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New Anticlotting Drugs in the Works

Studies Show Apixaban and Xarelto Are Effective at Preventing Deadly Blood Clots

By Charlene Laino
WebMD Health News

Reviewed By Laura J. Martin, MD

Sept. 1, 2010 (Stockholm, Sweden) -- Two experimental anticlotting drugs showed impressive results at preventing deadly blood clots, doctors say.

If approved, they will offer alternatives to the old standby, warfarin, which many people can't or won't take.

In one study of 5,600 patients who couldn't or wouldn't use warfarin, apixaban beat aspirin at preventing dangerous clots or strokes.

In the other study of more than 3,400 patients, the new pill Xarelto was as safe and effective as warfarin at dissolving potentially deadly blood clots in the legs and preventing new ones.

Both studies were presented at the European Society of Cardiology Congress.

Apixaban cut the risk of stroke by more than half compared with aspirin, says researcher Stuart Connolly, MD, of McMaster University in Hamilton, Ontario, Canada.

The rate of major bleeding, the key concern, was no higher among patients on apixaban, he says.

The late-stage phase III study was stopped early after apixaban's advantages became clear, Connolly tells WebMD.

Drawbacks of Warfarin

The study followed patients with atrial fibrillation (AF), a condition characterized by irregular heart rhythms. They're five times more likely to suffer a stroke than people without AF because their erratic heartbeats allow blood to pool in an upper chamber of the heart. Pooled blood is more likely to form clots, which can travel to the brain and block blood flow, causing a stroke.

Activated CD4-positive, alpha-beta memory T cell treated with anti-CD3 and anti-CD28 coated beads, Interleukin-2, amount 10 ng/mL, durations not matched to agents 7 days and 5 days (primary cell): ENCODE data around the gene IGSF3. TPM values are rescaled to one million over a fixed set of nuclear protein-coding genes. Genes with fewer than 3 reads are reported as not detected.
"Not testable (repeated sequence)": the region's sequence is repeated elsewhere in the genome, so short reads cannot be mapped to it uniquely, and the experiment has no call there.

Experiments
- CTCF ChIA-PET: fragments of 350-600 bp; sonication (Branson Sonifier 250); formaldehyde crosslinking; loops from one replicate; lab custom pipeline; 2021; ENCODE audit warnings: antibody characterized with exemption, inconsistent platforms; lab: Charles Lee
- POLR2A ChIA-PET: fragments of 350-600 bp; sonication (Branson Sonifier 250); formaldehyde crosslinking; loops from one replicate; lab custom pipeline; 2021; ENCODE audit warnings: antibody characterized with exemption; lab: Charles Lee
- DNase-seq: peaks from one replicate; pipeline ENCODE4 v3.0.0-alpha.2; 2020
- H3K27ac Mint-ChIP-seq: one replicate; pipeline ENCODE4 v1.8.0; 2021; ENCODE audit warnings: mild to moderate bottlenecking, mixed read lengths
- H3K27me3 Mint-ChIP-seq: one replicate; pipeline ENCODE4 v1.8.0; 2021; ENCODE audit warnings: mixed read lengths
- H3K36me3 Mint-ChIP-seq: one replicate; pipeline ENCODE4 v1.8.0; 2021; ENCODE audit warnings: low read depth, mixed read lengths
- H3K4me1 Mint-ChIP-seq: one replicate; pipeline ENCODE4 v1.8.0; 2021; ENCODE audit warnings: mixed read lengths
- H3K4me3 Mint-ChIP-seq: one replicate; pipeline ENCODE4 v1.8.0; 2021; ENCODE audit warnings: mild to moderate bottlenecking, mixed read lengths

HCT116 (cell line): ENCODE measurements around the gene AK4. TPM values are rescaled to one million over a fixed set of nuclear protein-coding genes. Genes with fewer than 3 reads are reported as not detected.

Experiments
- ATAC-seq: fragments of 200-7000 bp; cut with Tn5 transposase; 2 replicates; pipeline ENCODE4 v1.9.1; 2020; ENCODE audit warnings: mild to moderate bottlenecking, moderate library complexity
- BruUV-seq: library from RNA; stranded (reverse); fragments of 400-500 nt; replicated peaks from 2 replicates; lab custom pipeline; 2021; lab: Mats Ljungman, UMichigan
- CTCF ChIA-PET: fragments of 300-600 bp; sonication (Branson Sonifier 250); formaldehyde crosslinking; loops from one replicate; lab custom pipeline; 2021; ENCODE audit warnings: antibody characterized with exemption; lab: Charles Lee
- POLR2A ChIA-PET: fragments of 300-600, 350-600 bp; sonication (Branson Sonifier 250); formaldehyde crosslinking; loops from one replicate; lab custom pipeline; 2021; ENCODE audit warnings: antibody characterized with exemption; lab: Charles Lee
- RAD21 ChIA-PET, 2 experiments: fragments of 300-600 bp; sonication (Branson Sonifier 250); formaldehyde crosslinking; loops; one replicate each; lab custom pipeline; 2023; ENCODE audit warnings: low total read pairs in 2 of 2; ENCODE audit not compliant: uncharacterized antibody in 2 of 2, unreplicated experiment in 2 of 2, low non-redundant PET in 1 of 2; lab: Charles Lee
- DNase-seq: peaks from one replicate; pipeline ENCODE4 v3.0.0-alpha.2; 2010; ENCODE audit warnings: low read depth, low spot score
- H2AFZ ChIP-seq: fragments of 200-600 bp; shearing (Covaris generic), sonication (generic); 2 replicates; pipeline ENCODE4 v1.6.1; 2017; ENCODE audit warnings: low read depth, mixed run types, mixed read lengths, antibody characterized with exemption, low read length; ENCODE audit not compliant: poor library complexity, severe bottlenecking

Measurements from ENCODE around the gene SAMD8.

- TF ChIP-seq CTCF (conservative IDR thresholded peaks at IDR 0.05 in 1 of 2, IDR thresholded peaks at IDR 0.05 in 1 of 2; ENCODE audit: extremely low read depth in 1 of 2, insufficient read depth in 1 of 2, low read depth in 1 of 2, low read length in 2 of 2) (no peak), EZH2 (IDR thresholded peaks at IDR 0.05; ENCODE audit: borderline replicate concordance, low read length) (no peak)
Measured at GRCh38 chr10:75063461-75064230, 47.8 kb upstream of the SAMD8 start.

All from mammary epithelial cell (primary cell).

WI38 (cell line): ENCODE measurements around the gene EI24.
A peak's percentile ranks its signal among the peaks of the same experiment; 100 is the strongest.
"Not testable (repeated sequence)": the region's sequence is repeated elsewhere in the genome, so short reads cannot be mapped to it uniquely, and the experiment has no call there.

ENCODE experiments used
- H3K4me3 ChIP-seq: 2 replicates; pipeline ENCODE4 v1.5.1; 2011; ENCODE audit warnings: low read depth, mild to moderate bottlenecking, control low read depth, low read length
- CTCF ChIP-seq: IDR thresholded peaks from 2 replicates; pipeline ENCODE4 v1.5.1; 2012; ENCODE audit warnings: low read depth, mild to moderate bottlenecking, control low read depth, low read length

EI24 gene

Warfarin is the usual treatment, but up to half of patients can't take it because of increased bleeding risk or drug interactions, or refuse to take it. If too much is given, you can suffer a dangerous bleed; take too little, and you're at risk for a deadly blood clot related to the AF.

Aspirin is the usual care in patients who cannot take warfarin, but it's less effective. So there's a race on to find a better alternative, with apixaban, Xarelto, and a third drug, Pradaxa, leading the pack. Other anticlotting drugs in development include edoxaban and betrixaban.

Apixaban Study

In the new study, apixaban reduced the rate of strokes or major clots by 54%. The annual rate of strokes in patients on apixaban was 1.6% vs. 3.6% for those on aspirin, Connolly says.

The annual rate of major bleeding, including bleeds to the brain, was 1.2% for aspirin and 1.4% for apixaban, a difference so small it could have been due to chance.

The apixaban results were "truly impressive," Connolly says.

Apixaban is set to be reviewed by FDA advisers later this month.

Findings of another study, in which apixaban is being pitted against warfarin, are due out next year.

The study was funded by Bristol-Myers Squibb and Pfizer, from which Connolly received research grants and consulting fees.

Xarelto Prevents Deadly Leg Clots

The Xarelto study looked at preventing deadly blood clots in the legs, a condition known as deep vein thrombosis, or DVT.

The study was designed to show that it worked at least as well as standard treatment, and that goal was met.